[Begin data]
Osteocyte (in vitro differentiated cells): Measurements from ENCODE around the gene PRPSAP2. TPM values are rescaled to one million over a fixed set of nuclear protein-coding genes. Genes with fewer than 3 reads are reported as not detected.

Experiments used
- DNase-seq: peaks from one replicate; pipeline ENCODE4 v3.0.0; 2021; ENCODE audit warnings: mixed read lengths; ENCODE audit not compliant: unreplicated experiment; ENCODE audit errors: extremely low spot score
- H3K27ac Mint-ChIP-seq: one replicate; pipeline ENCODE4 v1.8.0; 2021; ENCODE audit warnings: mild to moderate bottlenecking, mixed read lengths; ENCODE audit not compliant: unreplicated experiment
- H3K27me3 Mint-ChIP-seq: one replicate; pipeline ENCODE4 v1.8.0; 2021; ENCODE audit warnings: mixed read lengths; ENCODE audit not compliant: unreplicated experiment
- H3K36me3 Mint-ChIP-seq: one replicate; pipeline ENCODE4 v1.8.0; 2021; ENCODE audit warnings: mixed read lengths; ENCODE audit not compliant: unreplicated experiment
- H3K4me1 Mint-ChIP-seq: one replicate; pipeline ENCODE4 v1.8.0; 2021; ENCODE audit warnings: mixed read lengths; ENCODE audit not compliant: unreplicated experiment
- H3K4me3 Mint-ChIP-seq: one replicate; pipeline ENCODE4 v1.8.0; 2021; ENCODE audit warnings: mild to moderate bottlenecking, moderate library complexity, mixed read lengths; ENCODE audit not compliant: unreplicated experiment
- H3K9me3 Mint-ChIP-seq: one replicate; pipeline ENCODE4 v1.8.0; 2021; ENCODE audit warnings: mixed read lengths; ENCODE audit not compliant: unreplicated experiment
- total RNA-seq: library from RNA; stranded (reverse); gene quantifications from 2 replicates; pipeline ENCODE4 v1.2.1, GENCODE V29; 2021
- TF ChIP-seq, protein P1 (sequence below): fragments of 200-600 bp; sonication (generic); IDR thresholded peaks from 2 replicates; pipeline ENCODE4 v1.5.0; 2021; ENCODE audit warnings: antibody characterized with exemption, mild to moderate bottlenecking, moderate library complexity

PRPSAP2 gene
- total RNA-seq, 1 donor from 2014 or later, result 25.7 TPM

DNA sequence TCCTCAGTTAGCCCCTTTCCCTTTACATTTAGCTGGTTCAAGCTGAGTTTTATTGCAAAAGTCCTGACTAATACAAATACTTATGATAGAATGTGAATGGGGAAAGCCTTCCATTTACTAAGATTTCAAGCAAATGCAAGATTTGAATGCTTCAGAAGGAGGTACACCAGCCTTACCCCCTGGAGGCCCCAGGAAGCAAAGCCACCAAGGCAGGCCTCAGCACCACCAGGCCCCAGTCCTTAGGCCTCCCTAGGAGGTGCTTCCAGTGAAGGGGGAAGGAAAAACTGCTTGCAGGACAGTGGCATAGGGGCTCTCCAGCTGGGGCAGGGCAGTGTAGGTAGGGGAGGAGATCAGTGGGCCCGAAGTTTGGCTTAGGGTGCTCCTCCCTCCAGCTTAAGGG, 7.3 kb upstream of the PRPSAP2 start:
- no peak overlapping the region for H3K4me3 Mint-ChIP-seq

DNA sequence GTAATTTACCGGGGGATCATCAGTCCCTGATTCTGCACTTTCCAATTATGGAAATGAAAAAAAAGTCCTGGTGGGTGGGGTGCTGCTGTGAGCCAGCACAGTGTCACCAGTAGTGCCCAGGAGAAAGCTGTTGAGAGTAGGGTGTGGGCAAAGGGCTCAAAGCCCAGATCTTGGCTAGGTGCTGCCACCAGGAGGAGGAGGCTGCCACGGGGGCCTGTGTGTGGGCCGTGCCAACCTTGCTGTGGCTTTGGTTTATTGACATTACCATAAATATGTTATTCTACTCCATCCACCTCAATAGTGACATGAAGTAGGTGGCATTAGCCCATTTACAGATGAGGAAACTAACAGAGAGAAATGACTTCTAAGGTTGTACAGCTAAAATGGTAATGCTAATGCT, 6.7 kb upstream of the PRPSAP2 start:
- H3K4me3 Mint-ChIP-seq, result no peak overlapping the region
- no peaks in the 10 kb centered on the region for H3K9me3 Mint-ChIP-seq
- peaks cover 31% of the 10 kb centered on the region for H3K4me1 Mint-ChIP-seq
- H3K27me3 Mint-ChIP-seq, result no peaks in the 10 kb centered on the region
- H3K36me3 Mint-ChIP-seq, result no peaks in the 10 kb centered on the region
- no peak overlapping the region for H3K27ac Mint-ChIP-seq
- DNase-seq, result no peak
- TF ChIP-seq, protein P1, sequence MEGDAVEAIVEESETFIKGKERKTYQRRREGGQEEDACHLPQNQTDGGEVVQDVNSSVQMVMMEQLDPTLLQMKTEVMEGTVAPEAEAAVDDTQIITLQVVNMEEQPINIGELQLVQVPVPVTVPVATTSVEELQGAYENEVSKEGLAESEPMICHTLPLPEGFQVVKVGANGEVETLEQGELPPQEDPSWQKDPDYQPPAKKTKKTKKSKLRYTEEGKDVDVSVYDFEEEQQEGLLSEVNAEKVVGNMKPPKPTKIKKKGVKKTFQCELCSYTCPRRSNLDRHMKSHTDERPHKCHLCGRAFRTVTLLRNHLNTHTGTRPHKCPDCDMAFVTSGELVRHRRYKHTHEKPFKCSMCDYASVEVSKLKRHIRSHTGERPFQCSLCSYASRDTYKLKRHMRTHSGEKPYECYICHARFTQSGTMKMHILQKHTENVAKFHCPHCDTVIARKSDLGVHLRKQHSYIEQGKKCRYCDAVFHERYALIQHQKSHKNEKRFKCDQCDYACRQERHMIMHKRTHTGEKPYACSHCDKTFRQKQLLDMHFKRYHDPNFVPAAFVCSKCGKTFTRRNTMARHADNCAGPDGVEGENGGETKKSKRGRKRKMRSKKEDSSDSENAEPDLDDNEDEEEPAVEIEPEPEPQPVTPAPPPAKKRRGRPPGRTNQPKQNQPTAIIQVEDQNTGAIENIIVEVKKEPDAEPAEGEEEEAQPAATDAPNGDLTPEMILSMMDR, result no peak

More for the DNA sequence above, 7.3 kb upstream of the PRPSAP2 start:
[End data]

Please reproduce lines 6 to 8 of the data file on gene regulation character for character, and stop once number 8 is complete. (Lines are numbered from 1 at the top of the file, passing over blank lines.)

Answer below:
- H3K36me3 Mint-ChIP-seq: one replicate; pipeline ENCODE4 v1.8.0; 2021; ENCODE audit warnings: mixed read lengths; ENCODE audit not compliant: unreplicated experiment
- H3K4me1 Mint-ChIP-seq: one replicate; pipeline ENCODE4 v1.8.0; 2021; ENCODE audit warnings: mixed read lengths; ENCODE audit not compliant: unreplicated experiment
- H3K4me3 Mint-ChIP-seq: one replicate; pipeline ENCODE4 v1.8.0; 2021; ENCODE audit warnings: mild to moderate bottlenecking, moderate library complexity, mixed read lengths; ENCODE audit not compliant: unreplicated experiment